U.S. Declares:

"The Commander in Chief... Is... Responsible" for Crimes Committed by His Military Forces

September 2, 2013 | Revolution Newspaper | revcom.us


From a reader:

As the full-court press for U.S. intervention in Syria unfolded, the New York Times (August 28, 2013) reported the following arguments from a spokesperson for the U.S. State Department justifying plans to launch military attacks on the regime of President Bashar al-Assad:

[E]ven without hard evidence tying Mr. Assad to the attack, administration officials asserted, the Syrian leader bears ultimate responsibility for the actions of his troops and should be held accountable.

"The commander in chief of any military is ultimately responsible for decisions made under their leadership," said the State Department's deputy spokeswoman, Marie Harf—even if, she added, "He's not the one who pushes the button or says 'go' on this." [our emphasis]

It's worth looking at this statement carefully. The U.S. frames its threats to attack Assad as an application of a universal principal, arguing that in any situation, the commander of the armed forces is responsible for whatever those armed forces do, even if he or she didn't directly order it, or didn't even know about it. So in Syria, according to this principle, even if the U.S. doesn't know or can't prove that Assad ordered the gas attack, the fact that his troops (allegedly) carried it out makes Assad responsible, makes him an international war criminal, and justifies U.S. military action to "punish" him, or to get rid of him altogether.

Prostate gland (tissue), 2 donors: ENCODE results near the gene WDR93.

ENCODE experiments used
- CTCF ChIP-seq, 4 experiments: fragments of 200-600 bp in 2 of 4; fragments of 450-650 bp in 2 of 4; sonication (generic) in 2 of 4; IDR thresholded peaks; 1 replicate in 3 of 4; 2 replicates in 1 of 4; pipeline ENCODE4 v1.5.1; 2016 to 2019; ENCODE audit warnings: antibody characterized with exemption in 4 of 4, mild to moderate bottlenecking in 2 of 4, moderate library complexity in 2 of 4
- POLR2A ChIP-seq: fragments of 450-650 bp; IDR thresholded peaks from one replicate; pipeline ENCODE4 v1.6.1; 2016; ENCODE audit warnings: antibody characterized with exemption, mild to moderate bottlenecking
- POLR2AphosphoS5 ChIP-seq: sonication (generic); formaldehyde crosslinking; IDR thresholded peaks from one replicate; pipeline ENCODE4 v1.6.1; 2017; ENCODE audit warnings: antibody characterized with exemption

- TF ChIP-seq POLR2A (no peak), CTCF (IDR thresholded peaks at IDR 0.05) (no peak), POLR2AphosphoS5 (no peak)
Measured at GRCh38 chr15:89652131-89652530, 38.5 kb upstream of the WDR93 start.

But if this is a universal principal, if it doesn't just apply to Syria but to "the commander in chief of any military" in the world, then don't we have to ask: "How does this apply to the commander in chief of the U.S.armed forces, that is, to the president of the United States?"

We are going to get into that in a bit, and we are going to bring out some very damning facts about the "ultimate responsibility" of U.S. presidents! But before we get to that, it's important to note that in the U.S. media, almost no one even asks that question, and for the U.S. population as a whole, most people do not notice that this question is not being asked.

In fact, the media, the education system, the religious institutions, and the endless political "debate" around elections, all train people to assume, without even thinking about it, that "bad actors," war criminals, tyrants, and despots are only to be found among the opponents of the United States, that "we" are "the good guys." People are trained to think that America's intentions are always good, "we are fighting for freedom, democracy, and human rights," even though we sometimes "make mistakes." (Think about how the war in Iraq—a war plainly aimed at dominating a strategic region, its wealth and its people, and launched under cover of a hurricane of conscious lies—is always described in the media, even by its critics, as "a mistake," or based on "bad intelligence," never as a crime that cost hundreds of thousands of lives.)

And when atrocities, massacres, rapes, torture, and other crimes against humanity are exposed and linked to U.S. forces, and when the U.S. is unable to suppress such exposure and is forced to go through the motions of holding somebody responsible, every effort is made to put the blame on "bad intelligence," "corruption," and "rogue elements," and to go after low-level members of the political or military institutions involved, while making every effort to protect the commander in chief from any taint.